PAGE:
Friday Fable. Aesop's “The Lion, the Fox, and the Ass”*

Posted by jlubans on April 25, 2014

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Caption: Fox, yessing Lion.
“THE LION, the Fox and the Ass entered into an agreement to assist each other in the chase. Having secured a large booty, the Lion on their return from the forest asked the Ass to allot his due portion to each of the three partners in the treaty. The Ass carefully divided the spoil into three equal shares and modestly requested the two others to make the first choice. The Lion, bursting out into a great rage, devoured the Ass. Then he requested the Fox to do him the favor to make a division. The Fox accumulated all that they had killed into one large heap and left to himself the smallest possible morsel. The Lion said, 'Who has taught you, my very excellent fellow, the art of division? You are perfect to a fraction.' He replied, 'I learned it from the Ass, by witnessing his fate.'”
“Happy is the man who learns from the misfortunes of others.”

The vegetarian ass is in the wrong place at the wrong time.
You may be wondering, what does this have to do with the work place? Like the fox, we observe what occurs to others. If someone speaks the truth to the boss, what happens? If the leader reacts harshly – like scapegoating the questioner – then those observing know they’re at risk, too. How many organizations lose healthy and constructive debate because of a fear among participants of negative reaction. How often does the seemingly unified view carry and result in poor decisions? There’s evidence that when like minded people agree to do something, they are likely to go with the extreme view, the worst possible decision; hence the need for a diverse perspectives. The only way to get that is through a clement organizational climate, one that encourages constructive dissent. That’s the only way, as honeybee researcher Tom Seeley puts it, to “aggregate the group’s knowledge through debate.” He’s been able to put his observations about bee behavior to good use as a department chair at Cornell.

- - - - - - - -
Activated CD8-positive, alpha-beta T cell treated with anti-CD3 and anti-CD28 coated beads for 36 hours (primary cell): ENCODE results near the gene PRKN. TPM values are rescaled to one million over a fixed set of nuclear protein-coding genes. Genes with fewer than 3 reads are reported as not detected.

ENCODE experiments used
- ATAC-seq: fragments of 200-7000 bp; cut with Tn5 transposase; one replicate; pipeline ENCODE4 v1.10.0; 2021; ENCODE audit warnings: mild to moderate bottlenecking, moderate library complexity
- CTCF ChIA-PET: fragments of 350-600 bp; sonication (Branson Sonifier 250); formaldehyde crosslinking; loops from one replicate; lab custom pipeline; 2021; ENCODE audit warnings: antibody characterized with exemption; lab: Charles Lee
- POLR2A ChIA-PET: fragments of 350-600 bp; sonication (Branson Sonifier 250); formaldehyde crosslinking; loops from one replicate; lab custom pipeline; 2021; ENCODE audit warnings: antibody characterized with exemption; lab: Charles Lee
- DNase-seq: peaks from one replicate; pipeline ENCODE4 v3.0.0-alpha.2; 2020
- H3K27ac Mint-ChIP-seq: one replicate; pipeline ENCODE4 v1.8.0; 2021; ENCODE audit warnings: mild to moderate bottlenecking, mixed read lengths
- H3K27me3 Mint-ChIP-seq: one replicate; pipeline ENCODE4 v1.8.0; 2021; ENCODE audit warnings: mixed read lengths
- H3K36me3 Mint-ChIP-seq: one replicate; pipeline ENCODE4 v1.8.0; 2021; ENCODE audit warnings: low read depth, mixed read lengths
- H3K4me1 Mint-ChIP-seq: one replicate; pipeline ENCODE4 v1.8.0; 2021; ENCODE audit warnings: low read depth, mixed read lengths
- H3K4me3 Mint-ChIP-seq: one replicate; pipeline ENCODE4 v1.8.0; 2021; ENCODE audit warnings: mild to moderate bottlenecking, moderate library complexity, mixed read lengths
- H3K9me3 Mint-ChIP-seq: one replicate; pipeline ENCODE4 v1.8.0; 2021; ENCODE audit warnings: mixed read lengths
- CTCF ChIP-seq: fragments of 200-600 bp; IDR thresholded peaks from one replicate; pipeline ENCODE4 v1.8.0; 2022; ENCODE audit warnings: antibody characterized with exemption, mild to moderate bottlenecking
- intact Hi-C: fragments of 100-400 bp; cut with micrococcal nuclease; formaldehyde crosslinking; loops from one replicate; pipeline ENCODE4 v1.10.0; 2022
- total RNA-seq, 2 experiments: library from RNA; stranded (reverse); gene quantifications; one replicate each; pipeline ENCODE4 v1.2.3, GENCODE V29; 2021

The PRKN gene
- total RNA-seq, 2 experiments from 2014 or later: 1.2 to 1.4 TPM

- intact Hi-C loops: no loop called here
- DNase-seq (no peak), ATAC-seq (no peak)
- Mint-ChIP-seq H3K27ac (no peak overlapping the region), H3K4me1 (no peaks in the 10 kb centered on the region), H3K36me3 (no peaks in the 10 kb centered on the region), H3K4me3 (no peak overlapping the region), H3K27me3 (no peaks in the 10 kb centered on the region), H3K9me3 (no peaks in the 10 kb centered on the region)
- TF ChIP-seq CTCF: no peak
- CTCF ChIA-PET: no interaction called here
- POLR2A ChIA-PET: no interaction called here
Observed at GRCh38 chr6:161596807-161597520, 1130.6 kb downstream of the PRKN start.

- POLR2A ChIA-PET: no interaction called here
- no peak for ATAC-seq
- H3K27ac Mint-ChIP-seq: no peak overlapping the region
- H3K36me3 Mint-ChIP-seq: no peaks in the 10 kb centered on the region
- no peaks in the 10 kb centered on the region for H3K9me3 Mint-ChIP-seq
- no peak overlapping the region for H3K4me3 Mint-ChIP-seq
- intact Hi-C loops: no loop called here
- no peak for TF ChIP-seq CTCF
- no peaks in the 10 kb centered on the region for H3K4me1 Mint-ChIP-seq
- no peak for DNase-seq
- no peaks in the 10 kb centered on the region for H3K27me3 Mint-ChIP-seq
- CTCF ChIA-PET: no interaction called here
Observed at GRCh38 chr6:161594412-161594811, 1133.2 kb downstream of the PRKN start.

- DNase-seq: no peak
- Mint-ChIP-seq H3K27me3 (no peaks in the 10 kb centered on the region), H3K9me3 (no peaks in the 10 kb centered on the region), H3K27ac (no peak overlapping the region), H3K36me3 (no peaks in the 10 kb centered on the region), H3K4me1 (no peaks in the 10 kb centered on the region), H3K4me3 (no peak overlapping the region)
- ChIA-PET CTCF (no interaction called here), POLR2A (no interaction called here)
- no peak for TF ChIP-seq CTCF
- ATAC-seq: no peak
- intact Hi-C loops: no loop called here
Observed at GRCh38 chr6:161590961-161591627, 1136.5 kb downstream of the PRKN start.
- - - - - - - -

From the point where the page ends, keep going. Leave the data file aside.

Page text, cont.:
*Source: AESOP'S FABLES By Aesop Translated by George Fyler Townsend (probably from this edition): “Three hundred and fifty Aesop's fables”. Chicago, Belford, Clarke & Co., 1886.
Available at Gutenberg.

@Copyright John Lubans 2014

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